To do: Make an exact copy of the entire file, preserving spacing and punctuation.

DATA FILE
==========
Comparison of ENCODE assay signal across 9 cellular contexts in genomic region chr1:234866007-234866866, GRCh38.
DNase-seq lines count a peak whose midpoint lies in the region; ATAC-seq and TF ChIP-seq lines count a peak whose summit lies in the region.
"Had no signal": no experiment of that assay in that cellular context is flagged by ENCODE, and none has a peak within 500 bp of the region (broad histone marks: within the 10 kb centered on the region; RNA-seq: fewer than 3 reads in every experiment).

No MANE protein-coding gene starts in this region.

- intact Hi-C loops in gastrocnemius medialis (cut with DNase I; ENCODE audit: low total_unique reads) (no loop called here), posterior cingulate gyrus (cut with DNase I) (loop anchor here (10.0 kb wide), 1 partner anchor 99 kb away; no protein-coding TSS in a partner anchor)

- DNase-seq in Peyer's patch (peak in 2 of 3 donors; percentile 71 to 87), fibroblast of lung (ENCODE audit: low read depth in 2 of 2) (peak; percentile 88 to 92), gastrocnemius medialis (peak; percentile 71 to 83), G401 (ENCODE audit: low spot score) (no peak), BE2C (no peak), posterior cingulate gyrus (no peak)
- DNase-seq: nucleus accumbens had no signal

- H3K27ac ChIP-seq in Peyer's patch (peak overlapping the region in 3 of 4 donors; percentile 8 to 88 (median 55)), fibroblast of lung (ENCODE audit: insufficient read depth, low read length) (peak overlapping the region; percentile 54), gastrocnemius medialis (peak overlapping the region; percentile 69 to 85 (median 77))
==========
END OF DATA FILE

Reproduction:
Comparison of ENCODE assay signal across 9 cellular contexts in genomic region chr1:234866007-234866866, GRCh38.
DNase-seq lines count a peak whose midpoint lies in the region; ATAC-seq and TF ChIP-seq lines count a peak whose summit lies in the region.
"Had no signal": no experiment of that assay in that cellular context is flagged by ENCODE, and none has a peak within 500 bp of the region (broad histone marks: within the 10 kb centered on the region; RNA-seq: fewer than 3 reads in every experiment).

No MANE protein-coding gene starts in this region.

- intact Hi-C loops in gastrocnemius medialis (cut with DNase I; ENCODE audit: low total_unique reads) (no loop called here), posterior cingulate gyrus (cut with DNase I) (loop anchor here (10.0 kb wide), 1 partner anchor 99 kb away; no protein-coding TSS in a partner anchor)

- DNase-seq in Peyer's patch (peak in 2 of 3 donors; percentile 71 to 87), fibroblast of lung (ENCODE audit: low read depth in 2 of 2) (peak; percentile 88 to 92), gastrocnemius medialis (peak; percentile 71 to 83), G401 (ENCODE audit: low spot score) (no peak), BE2C (no peak), posterior cingulate gyrus (no peak)
- DNase-seq: nucleus accumbens had no signal

- H3K27ac ChIP-seq in Peyer's patch (peak overlapping the region in 3 of 4 donors; percentile 8 to 88 (median 55)), fibroblast of lung (ENCODE audit: insufficient read depth, low read length) (peak overlapping the region; percentile 54), gastrocnemius medialis (peak overlapping the region; percentile 69 to 85 (median 77))